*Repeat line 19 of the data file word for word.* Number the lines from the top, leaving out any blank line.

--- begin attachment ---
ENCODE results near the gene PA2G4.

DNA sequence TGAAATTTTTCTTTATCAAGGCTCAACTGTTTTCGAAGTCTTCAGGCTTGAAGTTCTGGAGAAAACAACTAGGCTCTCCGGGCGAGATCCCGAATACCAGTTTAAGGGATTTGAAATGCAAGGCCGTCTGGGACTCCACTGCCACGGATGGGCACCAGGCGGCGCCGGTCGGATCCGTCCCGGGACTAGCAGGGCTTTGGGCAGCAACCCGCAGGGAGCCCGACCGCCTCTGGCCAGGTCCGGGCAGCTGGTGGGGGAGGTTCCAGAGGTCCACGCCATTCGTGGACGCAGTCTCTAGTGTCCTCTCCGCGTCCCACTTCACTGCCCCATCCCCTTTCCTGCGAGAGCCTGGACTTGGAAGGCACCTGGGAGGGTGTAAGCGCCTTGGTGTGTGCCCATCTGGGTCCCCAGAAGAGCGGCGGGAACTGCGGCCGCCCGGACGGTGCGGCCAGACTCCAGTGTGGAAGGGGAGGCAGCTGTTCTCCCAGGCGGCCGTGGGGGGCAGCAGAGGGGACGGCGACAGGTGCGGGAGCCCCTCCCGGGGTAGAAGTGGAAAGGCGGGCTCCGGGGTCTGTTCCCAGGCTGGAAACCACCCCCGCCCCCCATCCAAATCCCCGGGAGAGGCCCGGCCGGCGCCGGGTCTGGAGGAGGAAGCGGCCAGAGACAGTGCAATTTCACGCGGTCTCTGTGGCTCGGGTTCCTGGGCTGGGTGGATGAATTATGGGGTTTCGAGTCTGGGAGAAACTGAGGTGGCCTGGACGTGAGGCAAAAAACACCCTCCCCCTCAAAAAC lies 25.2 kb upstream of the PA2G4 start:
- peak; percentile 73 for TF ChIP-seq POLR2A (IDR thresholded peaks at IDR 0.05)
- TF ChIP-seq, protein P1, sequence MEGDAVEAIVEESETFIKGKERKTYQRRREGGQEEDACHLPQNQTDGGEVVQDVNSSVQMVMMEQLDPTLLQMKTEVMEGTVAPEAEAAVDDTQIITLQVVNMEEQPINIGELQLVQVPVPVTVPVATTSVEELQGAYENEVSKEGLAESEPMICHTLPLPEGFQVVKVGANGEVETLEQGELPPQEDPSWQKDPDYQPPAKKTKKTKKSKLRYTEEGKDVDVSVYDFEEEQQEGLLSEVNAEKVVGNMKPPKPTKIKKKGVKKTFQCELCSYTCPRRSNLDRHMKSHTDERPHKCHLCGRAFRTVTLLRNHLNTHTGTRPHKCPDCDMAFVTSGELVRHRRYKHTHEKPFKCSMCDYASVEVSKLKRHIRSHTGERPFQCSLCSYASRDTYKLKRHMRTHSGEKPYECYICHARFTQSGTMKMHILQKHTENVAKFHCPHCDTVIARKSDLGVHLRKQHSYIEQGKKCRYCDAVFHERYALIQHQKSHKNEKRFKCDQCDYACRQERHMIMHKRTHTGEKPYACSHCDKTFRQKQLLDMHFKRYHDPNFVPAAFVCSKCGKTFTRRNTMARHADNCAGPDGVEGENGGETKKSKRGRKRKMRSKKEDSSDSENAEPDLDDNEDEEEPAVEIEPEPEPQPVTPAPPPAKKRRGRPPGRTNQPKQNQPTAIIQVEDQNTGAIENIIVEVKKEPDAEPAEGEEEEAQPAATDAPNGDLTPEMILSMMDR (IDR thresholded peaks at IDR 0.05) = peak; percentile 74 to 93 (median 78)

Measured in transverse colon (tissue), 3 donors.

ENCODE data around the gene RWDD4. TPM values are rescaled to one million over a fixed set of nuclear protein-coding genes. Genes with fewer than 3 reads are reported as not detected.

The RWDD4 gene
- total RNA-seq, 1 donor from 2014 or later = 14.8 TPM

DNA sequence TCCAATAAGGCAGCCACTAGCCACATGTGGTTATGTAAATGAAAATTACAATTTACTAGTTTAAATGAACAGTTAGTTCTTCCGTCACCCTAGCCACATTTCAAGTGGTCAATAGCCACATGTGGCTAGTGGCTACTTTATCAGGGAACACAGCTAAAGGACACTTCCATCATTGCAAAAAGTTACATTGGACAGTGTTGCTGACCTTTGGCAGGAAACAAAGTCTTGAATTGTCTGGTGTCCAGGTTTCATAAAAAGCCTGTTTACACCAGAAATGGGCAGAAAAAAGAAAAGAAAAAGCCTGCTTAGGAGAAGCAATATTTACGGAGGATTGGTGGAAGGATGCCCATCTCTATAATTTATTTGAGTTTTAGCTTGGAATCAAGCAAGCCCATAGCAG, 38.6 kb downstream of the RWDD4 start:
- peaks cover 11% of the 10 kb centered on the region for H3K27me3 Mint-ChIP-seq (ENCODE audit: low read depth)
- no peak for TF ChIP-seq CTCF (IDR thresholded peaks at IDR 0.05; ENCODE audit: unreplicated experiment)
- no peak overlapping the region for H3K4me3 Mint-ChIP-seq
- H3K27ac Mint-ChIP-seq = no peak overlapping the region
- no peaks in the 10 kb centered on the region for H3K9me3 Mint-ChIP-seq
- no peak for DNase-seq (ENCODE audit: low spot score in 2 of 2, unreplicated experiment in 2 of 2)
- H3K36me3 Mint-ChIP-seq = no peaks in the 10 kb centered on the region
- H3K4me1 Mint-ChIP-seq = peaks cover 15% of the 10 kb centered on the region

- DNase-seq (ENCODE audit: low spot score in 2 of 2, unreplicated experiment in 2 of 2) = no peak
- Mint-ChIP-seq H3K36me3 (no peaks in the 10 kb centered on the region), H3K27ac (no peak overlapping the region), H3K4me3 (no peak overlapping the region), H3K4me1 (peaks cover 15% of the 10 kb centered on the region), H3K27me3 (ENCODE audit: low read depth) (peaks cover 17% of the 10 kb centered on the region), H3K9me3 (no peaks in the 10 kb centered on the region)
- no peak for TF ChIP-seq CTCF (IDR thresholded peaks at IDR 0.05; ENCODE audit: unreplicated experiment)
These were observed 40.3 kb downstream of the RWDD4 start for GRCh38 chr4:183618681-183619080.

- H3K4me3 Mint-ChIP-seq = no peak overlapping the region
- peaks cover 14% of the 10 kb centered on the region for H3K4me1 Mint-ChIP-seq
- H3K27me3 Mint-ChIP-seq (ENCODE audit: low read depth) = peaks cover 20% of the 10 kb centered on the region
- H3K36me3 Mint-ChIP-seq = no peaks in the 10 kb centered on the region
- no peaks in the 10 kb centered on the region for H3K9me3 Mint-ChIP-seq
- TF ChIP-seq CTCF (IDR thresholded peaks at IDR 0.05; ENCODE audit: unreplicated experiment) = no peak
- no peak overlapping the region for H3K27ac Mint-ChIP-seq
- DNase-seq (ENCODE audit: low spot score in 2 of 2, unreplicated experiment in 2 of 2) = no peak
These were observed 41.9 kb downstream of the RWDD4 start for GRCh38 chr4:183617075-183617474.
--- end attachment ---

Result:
- Mint-ChIP-seq H3K36me3 (no peaks in the 10 kb centered on the region), H3K27ac (no peak overlapping the region), H3K4me3 (no peak overlapping the region), H3K4me1 (peaks cover 15% of the 10 kb centered on the region), H3K27me3 (ENCODE audit: low read depth) (peaks cover 17% of the 10 kb centered on the region), H3K9me3 (no peaks in the 10 kb centered on the region)